Standard 7: Volunteers, Staff and Consultants
The land trust has volunteers, staff and/or consultants with appropriate skills and in sufficient numbers to carry out its programs.
The work of a land trust is substantial, diverse and often technical or specialized, and includes fundraising, public relations, financial management, landowner contact, designing and carrying out transactions, legal and tax matters, and land and/or conservation agreement monitoring and management. A land trust that acquires, owns, or manages land or conservation agreements, even temporarily, is dealing with complex issues and thousands or even millions of dollars’ worth of assets. Conducting this work properly takes trained individuals. If a land trust is completely managed by volunteers, they have a responsibility to see that the work is carried out with appropriate expertise and supervision, and that a sufficient number of people share the work. If the land trust has staff, it must be sure that the staff is properly trained to manage the complex tasks of land conservation, and the board must establish appropriate policies and procedures to guide staff. All land trusts must engage outside expert help in the event they do not have sufficient time or expertise in-house and must be sure to select projects that are consistent with their capacity.
- Income Tax Act, SC 1985, c. I;
see Canada Revenue Agency guide “Employee or Self-Employed?” at:
- Employment Standards Act, RSBC 1996, c. 113.
- Workers Compensation Act, RSBC 1996, c. 492.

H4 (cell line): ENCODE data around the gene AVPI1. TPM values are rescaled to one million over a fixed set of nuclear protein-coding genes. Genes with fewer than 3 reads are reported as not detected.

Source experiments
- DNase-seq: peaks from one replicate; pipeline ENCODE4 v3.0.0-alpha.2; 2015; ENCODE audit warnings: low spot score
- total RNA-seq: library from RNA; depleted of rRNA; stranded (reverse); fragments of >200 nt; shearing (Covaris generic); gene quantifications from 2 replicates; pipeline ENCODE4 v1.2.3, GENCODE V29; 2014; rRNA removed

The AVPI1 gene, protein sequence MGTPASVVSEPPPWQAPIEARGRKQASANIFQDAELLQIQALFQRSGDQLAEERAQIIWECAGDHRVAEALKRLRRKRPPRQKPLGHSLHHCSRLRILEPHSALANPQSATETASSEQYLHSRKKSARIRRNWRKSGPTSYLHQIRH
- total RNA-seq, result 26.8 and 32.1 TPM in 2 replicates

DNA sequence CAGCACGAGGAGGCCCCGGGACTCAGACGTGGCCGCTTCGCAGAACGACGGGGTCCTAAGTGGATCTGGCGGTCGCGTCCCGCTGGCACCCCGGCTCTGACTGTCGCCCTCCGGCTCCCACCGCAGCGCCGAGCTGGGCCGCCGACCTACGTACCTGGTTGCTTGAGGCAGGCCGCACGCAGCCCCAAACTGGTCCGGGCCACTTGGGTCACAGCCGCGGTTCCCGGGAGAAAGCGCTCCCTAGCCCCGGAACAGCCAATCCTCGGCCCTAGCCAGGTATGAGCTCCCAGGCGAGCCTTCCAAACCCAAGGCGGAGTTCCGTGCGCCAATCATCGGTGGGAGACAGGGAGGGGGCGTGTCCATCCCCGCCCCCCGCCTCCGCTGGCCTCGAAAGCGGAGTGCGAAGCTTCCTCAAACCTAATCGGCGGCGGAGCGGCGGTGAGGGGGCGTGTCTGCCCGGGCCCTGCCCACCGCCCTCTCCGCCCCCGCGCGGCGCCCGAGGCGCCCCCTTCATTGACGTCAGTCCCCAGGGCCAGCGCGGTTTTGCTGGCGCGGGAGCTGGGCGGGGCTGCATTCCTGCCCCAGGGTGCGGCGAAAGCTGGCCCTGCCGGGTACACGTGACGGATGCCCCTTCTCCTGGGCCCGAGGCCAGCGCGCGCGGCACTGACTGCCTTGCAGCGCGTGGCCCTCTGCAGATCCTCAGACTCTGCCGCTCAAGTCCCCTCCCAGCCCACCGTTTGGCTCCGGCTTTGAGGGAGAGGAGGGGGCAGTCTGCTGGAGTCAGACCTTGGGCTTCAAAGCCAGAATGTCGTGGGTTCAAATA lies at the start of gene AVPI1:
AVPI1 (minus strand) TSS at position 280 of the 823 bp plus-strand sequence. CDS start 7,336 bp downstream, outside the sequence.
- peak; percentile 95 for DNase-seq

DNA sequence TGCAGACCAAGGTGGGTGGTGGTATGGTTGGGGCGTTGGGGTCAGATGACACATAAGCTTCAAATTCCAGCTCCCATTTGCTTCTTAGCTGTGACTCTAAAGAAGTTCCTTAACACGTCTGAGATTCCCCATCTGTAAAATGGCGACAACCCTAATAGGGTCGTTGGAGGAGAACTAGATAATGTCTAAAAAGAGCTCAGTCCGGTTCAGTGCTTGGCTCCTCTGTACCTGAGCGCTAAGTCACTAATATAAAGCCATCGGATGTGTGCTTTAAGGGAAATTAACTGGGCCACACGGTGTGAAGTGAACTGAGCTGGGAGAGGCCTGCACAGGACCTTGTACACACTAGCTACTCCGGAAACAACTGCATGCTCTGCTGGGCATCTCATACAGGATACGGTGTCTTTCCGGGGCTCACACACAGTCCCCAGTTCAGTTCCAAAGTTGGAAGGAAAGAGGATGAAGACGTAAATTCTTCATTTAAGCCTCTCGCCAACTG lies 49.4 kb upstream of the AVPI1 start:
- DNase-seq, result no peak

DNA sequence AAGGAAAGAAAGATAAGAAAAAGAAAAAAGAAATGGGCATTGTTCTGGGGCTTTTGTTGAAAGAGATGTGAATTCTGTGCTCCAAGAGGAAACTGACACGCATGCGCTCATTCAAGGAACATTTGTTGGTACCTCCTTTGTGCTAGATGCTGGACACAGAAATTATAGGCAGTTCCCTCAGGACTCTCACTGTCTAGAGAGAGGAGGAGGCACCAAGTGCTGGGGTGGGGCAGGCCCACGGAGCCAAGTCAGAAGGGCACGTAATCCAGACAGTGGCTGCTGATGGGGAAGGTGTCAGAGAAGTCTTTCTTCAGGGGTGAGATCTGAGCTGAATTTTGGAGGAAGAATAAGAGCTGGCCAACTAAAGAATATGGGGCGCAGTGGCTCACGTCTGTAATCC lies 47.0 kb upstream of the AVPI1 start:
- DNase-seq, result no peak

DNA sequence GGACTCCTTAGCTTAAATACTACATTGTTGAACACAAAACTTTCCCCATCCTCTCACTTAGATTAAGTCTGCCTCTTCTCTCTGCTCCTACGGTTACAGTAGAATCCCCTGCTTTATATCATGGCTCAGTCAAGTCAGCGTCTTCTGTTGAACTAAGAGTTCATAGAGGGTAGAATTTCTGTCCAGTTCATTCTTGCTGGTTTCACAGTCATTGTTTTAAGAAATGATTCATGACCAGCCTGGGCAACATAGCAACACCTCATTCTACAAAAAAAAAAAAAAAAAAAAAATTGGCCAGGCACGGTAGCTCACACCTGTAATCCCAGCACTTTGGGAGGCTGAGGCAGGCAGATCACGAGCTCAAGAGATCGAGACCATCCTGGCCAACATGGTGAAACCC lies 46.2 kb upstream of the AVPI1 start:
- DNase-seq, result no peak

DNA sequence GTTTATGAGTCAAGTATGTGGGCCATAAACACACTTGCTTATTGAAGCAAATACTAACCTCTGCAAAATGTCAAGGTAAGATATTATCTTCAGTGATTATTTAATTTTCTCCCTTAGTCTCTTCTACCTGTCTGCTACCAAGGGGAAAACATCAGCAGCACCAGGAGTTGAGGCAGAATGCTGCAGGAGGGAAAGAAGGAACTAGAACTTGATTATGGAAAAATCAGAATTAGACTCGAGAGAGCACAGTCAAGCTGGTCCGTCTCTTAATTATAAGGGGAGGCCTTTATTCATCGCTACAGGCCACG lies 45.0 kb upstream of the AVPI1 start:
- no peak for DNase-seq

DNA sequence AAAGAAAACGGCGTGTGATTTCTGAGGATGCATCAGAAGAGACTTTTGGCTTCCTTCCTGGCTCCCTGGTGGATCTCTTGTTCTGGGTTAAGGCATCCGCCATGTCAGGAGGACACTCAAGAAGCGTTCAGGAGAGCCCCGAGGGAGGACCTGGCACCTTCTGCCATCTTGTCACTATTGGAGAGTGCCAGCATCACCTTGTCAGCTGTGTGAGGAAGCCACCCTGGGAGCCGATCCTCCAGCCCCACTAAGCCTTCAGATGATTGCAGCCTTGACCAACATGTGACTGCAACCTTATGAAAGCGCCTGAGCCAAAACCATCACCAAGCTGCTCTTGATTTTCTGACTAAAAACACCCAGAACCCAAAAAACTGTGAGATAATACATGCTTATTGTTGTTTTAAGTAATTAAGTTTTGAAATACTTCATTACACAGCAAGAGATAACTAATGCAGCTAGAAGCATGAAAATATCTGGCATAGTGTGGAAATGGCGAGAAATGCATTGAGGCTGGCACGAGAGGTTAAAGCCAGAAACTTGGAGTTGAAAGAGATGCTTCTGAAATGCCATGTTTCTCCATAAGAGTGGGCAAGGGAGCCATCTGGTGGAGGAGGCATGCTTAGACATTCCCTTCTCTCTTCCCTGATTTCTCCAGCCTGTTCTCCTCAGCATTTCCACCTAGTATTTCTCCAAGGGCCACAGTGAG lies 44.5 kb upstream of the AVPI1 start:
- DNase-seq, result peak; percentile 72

- Human Rights Code, RSBC 1996, c. 210.
- Canada Pension Plan, c. C-8.
- Employment Insurance Act, SC 1996, c. 23.
D. Availability of Training and Expertise
Volunteers and staff have appropriate training and experience for their responsibilities and/or opportunities to gain the necessary knowledge and skills.
A land trust should seek volunteers and staff who have appropriate training or experience to carry out its work or a willingness to learn new skills. Where volunteers and staff are lacking certain skills, the land trust should ensure they gain them by providing access to training and education opportunities. In addition, the land trust should make provisions for ongoing or in-service training to allow board, staff and volunteers to keep skills and knowledge current as the land trusts needs change and as the land conservation field evolves.
CLTA Assessment Questions
- Are volunteers and staff provided with the training they need to carry out their responsibilities?
- How much does the land trust spend each year to train?
|Board members/volunteers||$ _______________||Staff||$ _______________|